UWS Student, Professor Track Waste of Disposable Masks, PPE in Superior

So far of the 200 pieces of data collected, most are concentrated in the East End and on the University Campus.

SUPERIOR, Wis.-Researchers at the University of Wisconsin Superior are tracking a different kind of waste that is newer in the city this year — personal protective equipment like masks and gloves.

Those researchers said so far without the pandemic, the amount of plastics in the oceans is set to surpass the amount of fish by the year 2050. Now the amount of microplastics coming from PPE waste could speed that up.

“The people are using the mask for protection, that is good, but we need to think in the environment,” said Chemistry Professor Dr. Lorena Rios Mendoza.

The professor-student duo of Dr. Rios Mendoza and Junior Callie Lier has been collecting data of masks, gloves and other PPE littered around Superior.

“So basically I collect, I take a picture or whoever helps takes a picture of the PPE and then I figure out the GPS coordinates of the location where I found it,” Lier said. “There’s a lot of masks, instead of like gloves I guess.”

They then enter that data into a map to illustrate which parts of Superior have the most waste.

“This is very sad, because this is in front of the University,” said Dr. Rios Mendoza, pointing out three pictures of masks dumped right in front of University signs.Ppe Pic1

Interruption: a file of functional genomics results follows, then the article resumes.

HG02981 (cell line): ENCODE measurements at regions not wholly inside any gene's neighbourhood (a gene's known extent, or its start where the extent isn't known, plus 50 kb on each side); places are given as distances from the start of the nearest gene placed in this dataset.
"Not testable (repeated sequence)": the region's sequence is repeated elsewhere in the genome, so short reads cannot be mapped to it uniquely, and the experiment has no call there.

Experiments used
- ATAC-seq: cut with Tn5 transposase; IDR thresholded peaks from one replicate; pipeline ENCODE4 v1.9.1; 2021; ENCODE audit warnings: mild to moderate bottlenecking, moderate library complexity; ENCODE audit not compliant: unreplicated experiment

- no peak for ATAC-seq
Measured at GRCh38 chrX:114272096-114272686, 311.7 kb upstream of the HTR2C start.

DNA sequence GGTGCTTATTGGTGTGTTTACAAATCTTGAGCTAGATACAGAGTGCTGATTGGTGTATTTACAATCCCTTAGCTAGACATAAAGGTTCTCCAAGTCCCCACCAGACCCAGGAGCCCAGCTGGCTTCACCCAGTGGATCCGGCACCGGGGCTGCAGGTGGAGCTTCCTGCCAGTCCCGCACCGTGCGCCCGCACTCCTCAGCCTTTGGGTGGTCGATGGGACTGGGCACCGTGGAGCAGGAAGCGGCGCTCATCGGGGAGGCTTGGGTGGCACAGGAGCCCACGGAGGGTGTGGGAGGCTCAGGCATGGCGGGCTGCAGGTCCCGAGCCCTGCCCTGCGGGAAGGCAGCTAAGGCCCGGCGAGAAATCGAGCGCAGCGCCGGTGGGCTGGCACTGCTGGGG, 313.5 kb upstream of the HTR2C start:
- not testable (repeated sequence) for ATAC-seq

So far of the 200 pieces of data collected, most are concentrated in the East End and on the University Campus.

“You got teachers and stuff and other faculty that are probably more around that are reminding people and then signs around all over the buildings,” said the junior.

Most of the masks found are disposable and made of plastics which break down into microplastics in the environment.

“The idea is to inform the public that plastic is not just garbage. The plastic is a contaminant, it’s a pollutant that is making a lot of damage,” said the professor.

In a lakeside city like Superior, they said, microplastics can spread not only to local rivers and streams, but bodies of water throughout the region.

“Everything that is in the streets you know the people that just dump it, the masks or the gloves, and then everything is going to the river, the river to the lake, and the lake to the ocean,” Dr. Rios Mendoza said.

The pair hopes people adopt more reusable masks. According to Lier, this not only decreases pollution but also the continued production of harmful non-biodegradable materials.

“For one people don’t have to keep buying masks but also then the companies don’t have to keep producing these masks which is essentially producing more plastic we don’t need in the environment,” said Lier.

Eventually, they hope to widen their study to include other parts of the Northland, and have the awareness of plastic waste both during the pandemic and in general stretch across the country.

“If we can show the impact of what our town has for, from just this COVID pandemic it’s like then you kinda think what are even bigger cities, what’s the abundance of the masks that are getting thrown out on the streets in even bigger cities,” Lier said.

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